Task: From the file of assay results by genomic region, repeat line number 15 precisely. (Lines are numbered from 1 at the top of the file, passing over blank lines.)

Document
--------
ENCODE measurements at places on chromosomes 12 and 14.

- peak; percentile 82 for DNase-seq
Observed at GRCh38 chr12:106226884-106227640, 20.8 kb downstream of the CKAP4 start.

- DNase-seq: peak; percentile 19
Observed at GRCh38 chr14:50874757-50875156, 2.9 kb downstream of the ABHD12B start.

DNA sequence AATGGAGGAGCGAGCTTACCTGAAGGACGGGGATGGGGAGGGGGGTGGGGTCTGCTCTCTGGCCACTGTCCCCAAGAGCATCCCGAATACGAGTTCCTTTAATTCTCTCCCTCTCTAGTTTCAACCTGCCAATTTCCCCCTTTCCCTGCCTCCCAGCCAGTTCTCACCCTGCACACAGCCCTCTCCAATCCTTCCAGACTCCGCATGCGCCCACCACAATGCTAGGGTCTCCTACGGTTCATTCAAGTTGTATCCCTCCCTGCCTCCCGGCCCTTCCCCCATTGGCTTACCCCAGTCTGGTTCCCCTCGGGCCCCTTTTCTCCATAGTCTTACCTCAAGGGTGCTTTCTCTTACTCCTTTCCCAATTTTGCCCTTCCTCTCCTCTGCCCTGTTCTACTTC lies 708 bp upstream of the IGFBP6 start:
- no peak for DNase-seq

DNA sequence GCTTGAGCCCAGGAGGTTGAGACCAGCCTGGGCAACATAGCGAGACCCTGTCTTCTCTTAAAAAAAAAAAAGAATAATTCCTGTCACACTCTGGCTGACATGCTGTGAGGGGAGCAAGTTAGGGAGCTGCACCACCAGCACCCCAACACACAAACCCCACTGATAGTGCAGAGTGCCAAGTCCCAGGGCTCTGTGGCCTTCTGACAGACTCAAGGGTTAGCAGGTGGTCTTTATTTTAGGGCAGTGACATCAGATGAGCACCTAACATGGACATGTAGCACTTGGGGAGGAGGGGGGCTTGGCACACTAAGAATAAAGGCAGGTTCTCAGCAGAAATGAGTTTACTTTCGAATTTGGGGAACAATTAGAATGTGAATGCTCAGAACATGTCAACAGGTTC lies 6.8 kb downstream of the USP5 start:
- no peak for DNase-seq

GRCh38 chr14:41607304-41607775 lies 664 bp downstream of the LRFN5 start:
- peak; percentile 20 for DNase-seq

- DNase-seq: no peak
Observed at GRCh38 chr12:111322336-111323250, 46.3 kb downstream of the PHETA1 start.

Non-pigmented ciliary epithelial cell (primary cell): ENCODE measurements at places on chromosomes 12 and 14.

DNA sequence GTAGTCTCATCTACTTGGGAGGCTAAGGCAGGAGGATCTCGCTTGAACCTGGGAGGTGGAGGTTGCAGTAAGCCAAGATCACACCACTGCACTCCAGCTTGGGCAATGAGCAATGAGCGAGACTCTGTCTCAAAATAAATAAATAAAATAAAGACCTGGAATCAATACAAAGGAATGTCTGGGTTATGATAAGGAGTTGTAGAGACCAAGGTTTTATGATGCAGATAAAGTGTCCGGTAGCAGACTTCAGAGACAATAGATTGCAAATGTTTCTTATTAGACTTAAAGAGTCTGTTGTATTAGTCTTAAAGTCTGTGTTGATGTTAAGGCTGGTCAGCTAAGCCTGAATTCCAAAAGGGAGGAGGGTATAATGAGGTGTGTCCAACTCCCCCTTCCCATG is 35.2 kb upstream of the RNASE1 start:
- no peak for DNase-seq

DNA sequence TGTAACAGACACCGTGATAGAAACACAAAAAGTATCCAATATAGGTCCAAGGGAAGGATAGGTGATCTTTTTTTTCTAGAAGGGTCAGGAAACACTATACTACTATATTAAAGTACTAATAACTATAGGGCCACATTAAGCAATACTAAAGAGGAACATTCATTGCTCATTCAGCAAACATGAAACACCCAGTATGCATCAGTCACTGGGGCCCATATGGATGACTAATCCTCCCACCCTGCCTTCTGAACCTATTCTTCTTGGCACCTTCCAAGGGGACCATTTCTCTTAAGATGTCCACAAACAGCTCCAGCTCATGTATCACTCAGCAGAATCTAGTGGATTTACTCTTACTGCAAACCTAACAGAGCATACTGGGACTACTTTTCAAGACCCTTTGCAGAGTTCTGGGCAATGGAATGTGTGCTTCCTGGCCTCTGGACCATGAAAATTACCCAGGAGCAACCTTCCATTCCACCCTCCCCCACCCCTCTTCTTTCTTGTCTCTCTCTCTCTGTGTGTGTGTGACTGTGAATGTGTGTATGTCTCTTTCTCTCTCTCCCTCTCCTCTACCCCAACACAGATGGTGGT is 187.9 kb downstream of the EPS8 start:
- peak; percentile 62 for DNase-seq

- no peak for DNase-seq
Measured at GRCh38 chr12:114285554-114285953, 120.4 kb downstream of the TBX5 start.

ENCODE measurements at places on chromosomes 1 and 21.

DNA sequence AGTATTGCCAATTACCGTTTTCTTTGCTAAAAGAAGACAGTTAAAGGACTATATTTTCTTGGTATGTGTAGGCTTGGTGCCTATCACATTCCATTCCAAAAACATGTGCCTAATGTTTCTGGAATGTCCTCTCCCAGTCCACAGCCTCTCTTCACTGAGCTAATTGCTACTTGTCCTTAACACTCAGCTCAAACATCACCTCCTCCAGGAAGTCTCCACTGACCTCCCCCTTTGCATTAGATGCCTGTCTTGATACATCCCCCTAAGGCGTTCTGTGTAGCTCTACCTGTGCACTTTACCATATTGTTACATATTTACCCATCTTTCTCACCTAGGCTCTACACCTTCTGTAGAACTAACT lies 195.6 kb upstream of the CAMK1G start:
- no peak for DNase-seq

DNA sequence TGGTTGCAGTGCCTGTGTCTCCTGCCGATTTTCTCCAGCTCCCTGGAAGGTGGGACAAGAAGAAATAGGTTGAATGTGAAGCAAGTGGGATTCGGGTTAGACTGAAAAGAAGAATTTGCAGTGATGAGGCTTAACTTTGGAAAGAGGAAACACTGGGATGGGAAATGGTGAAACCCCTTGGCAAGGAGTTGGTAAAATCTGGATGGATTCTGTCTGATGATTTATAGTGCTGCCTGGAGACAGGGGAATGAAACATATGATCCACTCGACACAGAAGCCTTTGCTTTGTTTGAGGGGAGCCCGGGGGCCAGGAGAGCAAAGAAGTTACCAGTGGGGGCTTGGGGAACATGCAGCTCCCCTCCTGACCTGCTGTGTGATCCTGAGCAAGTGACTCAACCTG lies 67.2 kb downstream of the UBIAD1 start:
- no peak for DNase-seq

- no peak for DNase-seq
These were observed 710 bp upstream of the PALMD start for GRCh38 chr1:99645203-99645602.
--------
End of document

DNA sequence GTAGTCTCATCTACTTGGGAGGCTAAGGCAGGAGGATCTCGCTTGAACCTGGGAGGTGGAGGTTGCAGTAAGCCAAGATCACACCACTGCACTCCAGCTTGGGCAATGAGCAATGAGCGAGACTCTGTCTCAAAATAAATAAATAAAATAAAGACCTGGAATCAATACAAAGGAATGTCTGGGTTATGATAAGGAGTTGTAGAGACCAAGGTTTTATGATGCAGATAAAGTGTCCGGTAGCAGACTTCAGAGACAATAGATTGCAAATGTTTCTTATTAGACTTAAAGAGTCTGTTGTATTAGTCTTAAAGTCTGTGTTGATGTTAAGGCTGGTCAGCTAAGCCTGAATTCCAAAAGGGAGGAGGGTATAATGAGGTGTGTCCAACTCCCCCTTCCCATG is 35.2 kb upstream of the RNASE1 start: